The History And The Culture Of A Country

1526 Words7 Pages
Understanding the history and the culture of a country makes transitioning through the country extremely helpful. From a military standpoint if you understand the culture and ways of a country this can prevent a negative appearance and enable easier movement through the country during wartime operations. For some countries, this can be easier than others can. Though its history runs extremely deep, Iran is a relatively new country whose revolution was less than four decades ago. During the time leading up to its revolution, Iran had many different leaders and rulers that have played a hand in how the culture of Iran is today, which makes trying to understand it difficult. Iran is made up of many different classes that all…show more content…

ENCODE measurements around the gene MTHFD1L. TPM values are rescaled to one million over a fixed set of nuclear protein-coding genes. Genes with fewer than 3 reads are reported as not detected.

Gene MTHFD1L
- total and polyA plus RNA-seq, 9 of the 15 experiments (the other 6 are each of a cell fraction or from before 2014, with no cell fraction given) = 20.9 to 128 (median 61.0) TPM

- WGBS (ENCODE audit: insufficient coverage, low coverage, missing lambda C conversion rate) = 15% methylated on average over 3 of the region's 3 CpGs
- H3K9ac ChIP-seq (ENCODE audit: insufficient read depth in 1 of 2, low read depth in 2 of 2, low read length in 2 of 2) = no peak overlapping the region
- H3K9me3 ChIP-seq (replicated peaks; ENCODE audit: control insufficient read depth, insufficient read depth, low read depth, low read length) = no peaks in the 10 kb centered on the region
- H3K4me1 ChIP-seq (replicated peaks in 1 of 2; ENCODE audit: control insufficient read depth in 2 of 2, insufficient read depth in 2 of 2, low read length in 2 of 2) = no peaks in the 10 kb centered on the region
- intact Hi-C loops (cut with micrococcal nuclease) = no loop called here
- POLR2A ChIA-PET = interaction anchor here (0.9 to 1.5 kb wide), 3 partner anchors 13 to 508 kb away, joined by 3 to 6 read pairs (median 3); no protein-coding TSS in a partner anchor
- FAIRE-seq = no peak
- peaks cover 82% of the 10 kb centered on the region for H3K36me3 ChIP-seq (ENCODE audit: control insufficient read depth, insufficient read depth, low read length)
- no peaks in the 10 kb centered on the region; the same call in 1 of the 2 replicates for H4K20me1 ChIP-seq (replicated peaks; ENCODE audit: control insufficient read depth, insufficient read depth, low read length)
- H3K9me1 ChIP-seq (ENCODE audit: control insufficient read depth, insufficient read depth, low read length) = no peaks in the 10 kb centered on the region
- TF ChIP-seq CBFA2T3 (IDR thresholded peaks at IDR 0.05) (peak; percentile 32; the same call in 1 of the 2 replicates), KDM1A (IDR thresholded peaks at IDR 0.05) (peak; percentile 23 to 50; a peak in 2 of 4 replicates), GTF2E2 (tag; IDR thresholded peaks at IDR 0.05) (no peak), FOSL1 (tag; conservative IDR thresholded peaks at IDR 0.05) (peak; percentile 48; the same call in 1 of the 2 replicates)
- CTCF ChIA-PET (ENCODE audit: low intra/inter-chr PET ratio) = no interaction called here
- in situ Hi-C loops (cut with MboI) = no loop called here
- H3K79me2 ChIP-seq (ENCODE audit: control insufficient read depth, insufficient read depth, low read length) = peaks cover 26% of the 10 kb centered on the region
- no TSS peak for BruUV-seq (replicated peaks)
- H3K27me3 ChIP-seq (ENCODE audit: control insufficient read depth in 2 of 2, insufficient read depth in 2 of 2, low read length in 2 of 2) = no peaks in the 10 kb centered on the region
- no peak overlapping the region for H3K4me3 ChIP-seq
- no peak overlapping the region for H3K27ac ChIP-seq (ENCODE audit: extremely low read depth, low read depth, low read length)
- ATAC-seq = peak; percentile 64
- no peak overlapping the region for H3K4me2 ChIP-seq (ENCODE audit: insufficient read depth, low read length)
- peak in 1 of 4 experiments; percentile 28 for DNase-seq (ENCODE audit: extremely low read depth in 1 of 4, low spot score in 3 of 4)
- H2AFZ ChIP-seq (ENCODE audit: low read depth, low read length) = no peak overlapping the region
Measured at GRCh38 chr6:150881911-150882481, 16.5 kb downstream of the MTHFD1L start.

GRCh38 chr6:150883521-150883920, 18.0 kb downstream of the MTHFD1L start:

Many other dynasties ruled over Iran the following centuries but finally ended with Islam rule. In 1935, the country officially adopted the name Iran replacing Persia. In 1963, a man named Shah started a campaign to modernize and westernize the country even calling the campaign the White Revolution. During an uprising one day, it was said, "Khomeini, by raising the stakes, reinforces us in the face of the shah and the Americans. Anyway, his name is only a rallying cry, for he has no program. Do not forget that, since 1963, political parties have been muzzled. At the moment, we are rallying to Khomeini, but once the dictatorship is abolished, all this mist will dissipate. Authentic politics will take command, and we will soon forget the old preacher." (Anderson). Shah imprisoned the prominent religious leader Ayatollah Khomeini in 1962 for opposing the westernization of Iran. He would play a pivotal role in the exile of Shah and his family in 1979 (unknown). Islamic rule took over again and on April 1, 1979 and The Islamic Republic of Iran was proclaimed. This is now a national holiday known as their Independence Day. Now 98% of the countries religion is Shi 'ah Muslims ( Not soon after, in November, there were 52 Americans captured at the U.S. Embassy in Tehran and held for 444 days before their release. In 1980, as a direct reflection of the
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